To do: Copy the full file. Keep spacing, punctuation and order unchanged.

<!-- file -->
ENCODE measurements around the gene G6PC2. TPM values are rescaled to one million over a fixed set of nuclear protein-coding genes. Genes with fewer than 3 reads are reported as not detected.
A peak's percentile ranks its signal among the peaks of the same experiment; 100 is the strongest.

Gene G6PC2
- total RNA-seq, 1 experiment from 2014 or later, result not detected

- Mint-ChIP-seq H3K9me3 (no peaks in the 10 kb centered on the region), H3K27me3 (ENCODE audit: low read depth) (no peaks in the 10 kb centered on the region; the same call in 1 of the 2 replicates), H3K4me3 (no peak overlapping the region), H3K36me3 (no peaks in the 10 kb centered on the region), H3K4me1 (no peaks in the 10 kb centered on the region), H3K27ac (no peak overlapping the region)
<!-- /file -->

ENCODE measurements around the gene G6PC2. TPM values are rescaled to one million over a fixed set of nuclear protein-coding genes. Genes with fewer than 3 reads are reported as not detected.
A peak's percentile ranks its signal among the peaks of the same experiment; 100 is the strongest.

Gene G6PC2
- total RNA-seq, 1 experiment from 2014 or later, result not detected

- Mint-ChIP-seq H3K9me3 (no peaks in the 10 kb centered on the region), H3K27me3 (ENCODE audit: low read depth) (no peaks in the 10 kb centered on the region; the same call in 1 of the 2 replicates), H3K4me3 (no peak overlapping the region), H3K36me3 (no peaks in the 10 kb centered on the region), H3K4me1 (no peaks in the 10 kb centered on the region), H3K27ac (no peak overlapping the region)